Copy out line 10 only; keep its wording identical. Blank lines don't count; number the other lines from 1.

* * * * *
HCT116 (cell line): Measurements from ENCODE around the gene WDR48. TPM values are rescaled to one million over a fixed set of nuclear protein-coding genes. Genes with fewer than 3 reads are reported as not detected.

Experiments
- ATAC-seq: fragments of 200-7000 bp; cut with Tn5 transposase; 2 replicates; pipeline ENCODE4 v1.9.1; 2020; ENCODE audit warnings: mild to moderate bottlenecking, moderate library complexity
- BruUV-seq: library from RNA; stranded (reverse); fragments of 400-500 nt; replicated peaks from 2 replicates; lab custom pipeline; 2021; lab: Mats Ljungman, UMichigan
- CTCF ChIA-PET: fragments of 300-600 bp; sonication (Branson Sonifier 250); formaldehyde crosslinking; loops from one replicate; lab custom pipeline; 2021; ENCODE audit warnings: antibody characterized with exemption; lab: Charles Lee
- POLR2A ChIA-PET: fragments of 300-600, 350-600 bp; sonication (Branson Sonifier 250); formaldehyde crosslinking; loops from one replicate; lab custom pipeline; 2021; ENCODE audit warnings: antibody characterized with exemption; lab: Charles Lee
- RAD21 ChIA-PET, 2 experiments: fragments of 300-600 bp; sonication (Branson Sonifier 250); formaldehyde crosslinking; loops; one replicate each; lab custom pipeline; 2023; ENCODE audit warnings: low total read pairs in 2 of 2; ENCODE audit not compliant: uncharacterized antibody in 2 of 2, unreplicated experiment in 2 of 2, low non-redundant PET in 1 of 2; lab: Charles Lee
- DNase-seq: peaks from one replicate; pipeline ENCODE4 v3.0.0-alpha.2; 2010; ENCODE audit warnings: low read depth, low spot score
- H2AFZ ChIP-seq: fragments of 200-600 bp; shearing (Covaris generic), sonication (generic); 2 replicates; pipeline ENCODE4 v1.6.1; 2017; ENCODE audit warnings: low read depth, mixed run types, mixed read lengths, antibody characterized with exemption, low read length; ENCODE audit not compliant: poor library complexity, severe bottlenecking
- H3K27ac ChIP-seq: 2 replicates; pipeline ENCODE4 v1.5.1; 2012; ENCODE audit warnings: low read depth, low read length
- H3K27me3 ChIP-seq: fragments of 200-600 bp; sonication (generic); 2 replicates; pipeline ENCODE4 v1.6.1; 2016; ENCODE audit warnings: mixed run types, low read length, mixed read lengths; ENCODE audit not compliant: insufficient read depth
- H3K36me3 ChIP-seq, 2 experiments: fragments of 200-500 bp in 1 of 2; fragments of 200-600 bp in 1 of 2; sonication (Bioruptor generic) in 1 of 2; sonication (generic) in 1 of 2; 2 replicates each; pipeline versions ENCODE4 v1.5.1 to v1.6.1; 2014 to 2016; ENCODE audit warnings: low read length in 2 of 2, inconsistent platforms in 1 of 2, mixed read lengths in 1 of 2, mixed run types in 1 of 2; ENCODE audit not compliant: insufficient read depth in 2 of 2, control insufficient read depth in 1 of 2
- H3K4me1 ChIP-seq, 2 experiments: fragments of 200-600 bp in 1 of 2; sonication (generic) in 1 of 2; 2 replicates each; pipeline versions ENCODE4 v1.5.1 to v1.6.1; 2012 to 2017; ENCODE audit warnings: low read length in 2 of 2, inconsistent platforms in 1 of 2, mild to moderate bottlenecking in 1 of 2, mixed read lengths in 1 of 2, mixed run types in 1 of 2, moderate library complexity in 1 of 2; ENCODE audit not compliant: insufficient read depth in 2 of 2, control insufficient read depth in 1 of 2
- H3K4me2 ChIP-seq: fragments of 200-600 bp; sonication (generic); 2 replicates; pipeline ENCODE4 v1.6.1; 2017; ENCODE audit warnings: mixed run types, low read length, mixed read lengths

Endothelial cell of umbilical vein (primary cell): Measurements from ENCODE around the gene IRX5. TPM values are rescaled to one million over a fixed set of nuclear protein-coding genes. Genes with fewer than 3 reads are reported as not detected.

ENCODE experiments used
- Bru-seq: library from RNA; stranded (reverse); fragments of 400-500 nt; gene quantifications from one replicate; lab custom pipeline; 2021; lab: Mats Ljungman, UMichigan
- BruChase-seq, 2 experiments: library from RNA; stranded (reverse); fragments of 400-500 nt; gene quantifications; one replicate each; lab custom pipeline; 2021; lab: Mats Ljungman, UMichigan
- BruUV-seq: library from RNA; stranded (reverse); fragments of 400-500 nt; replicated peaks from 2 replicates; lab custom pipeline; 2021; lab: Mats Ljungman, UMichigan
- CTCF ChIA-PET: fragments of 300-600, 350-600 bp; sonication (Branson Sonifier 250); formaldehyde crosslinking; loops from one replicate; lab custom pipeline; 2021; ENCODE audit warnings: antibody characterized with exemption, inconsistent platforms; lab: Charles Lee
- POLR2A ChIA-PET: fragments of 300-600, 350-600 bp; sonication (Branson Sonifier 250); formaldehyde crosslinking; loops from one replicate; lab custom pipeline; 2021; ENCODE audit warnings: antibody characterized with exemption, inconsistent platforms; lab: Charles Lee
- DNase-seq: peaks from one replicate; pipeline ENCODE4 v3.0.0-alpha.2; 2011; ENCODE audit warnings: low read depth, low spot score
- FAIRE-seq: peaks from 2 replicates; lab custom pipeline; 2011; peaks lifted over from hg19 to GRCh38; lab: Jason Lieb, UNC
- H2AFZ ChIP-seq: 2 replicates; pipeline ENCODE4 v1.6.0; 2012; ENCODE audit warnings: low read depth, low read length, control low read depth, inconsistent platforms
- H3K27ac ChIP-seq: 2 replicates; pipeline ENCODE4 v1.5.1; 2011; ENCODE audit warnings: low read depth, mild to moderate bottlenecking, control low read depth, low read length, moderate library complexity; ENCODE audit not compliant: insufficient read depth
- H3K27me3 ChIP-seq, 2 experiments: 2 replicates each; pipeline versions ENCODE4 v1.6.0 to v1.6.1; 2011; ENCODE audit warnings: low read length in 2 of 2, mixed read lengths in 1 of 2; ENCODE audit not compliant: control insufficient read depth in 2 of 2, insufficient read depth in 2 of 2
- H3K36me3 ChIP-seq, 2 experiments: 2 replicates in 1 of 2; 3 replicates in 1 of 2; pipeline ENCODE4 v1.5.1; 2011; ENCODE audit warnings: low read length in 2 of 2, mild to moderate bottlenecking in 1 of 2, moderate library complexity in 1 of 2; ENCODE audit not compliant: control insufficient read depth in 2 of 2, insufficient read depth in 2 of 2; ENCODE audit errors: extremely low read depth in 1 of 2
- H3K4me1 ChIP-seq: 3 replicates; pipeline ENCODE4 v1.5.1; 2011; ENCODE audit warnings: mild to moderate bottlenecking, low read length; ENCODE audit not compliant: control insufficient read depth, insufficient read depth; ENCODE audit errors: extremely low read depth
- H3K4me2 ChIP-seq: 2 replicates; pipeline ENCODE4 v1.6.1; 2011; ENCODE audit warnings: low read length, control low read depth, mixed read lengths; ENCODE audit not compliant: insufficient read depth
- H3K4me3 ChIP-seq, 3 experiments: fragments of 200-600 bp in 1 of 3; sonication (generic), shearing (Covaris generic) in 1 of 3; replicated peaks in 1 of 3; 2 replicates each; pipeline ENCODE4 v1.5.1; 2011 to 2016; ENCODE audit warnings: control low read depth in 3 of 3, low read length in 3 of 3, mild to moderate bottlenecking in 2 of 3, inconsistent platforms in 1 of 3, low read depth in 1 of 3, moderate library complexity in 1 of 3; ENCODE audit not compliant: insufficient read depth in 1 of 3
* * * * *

- H3K27ac ChIP-seq: 2 replicates; pipeline ENCODE4 v1.5.1; 2012; ENCODE audit warnings: low read depth, low read length